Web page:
View Full Version : Introduction and a\ question

Wes Reeve
11-19-2012, 4:43 PM
Hey guys,

I'm a 21 year old laser engraver out of Western New York and I've been following this forum pretty religiously for about 3 months and you guys have been an excellent resource, so its about time I introduced myself as you'll probably be seeing a fair bit of me in the future. Hopefully I can be as helpful to you guys as some of you have been for me!

Anyway, now that that is out of the way... On to the question!

I've been toying with an idea for making a beveled edge in acrylic (a simple straight bevel, nothing fancy... its a long shot as is), and I realize that it can't be done by having the piece laying flat... Has anyone here found a reliable way to make a bevel using a jig or other method? I know that the cutting distance is greater on the angle and that may cause some problems, but... can it be done? I'm working with 1/8 acrylic and a 45W Epilog mini24. (I'm assuming power is going to be an issue, it usually is with these machines...)

Thanks for all your help, in the past and the future :)


Stephen Sullivan
11-19-2012, 5:17 PM
I have had jig ideas in mind too. You should be able to jig it, but your max cut thickness is still going to be the same.

Mike Null
11-19-2012, 5:18 PM

Welcome to SMC. This topic came up a short time ago so I think a search might turn up a little info.

My opinion is that other tools will do the job better and faster. For example a table saw with plastic blade or a router. You can also buy beveling machines for plastics from most engraving distributors.

Paul Phillips
11-19-2012, 5:31 PM
Wes, welcome to the creek, be sure and show us some of the things you make when you feel up to it.
This question has come up recently, you can find it here, http://www.sawmillcreek.org/showthread.php?192547-Can-I-cut-a-beveled-edge-into-acrylic-using-the-laser&highlight=beveled+acrylic
if that doesn't do what you were looking for you might consider setting up a small router table, you can build one from scratch it your handy around the shop or you can buy one similar to this,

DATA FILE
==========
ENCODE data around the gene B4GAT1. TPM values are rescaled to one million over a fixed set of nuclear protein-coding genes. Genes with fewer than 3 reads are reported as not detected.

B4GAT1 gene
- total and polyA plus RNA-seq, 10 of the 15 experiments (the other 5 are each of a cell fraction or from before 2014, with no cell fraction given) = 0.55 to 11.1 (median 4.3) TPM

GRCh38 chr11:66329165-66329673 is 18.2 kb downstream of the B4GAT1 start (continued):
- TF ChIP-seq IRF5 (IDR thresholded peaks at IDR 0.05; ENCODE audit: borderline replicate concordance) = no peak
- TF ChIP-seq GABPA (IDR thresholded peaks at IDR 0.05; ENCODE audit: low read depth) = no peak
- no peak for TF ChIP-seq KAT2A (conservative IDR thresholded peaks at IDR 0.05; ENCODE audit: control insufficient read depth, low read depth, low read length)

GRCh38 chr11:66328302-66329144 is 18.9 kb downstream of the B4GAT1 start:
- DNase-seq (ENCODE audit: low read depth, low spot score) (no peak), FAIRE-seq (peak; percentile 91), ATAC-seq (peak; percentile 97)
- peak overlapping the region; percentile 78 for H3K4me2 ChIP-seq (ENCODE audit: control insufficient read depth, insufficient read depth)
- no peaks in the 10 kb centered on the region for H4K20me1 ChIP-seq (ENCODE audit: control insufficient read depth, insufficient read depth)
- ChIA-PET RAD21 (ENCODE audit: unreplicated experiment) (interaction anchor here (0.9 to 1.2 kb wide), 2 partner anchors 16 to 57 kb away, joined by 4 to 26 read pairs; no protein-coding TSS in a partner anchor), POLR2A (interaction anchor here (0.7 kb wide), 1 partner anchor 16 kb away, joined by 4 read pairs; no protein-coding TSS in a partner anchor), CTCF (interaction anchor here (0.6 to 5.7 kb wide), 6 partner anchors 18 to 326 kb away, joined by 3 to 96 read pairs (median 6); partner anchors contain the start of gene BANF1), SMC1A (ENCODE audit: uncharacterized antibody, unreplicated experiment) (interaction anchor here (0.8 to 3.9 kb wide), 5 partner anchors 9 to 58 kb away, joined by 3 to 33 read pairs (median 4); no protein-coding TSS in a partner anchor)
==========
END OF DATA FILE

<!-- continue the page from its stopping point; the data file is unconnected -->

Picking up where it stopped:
all you have to do is run the edges through for a quick and easy beveled edge, that's how I do it anyway.
Good luck.

Rich Harman
11-19-2012, 5:36 PM
Even if you did find a good way to cut the bevel with the laser you would still have to deal with the striations.

Wes Reeve
11-19-2012, 5:43 PM
I always forget about that little search bar, I'll have to stick a sticky note on my sticky notes to use it :rolleyes:

Thanks for the insights. That was my conclusion as well, Mike, but this forum has a habit of proving my conclusions wrong.

Dan Hintz
11-19-2012, 7:44 PM
I don't really think it's worth pursuing... let's say you choose a 45 degree bezel. Assuming you angle the workpiece and not the beam, that limits how tall the piece can be, unless you don't mind it sticking out of the laser (a possibility). Even at moderate power levels, you'd have a difficult time getting through more than 1/2" of cut with any real clarity, so at 45 degrees that limits your piece thickness to 1/4 - 3/8" (not horrible, but not great). Add in the striations Rich brings up and you are better off doing it on the router or tablesaw (I think I'd prefer the router).

Wes Reeve
11-20-2012, 11:49 AM
Router it is then. Thats what I'd figured from the start, but thank you guys for confirming it.

Paul, I'll definitely post some pictures when I get a chance... I just need to figure out what to show off :p

Jim Dawson
11-20-2012, 12:25 PM
5 Axis Laser..... big $$$.

David Fairfield
11-20-2012, 1:08 PM
Been there done that. Made jigs, used 3d graphics. Limited use and not worth the set up time. Until the manufacturers come up with an affordable tilting mirror option the laser is just not the right tool for this job. As others have said, use a table saw, router or a beveler. Welcome to the forum.


Bill Cunningham
11-24-2012, 10:35 PM
Put a 1/16 or 3/32 border on the piece, then cut around the outside of the border. Looks close enough to a bevel to satisfy all but the the pickiest customer, and their always a pita anyway!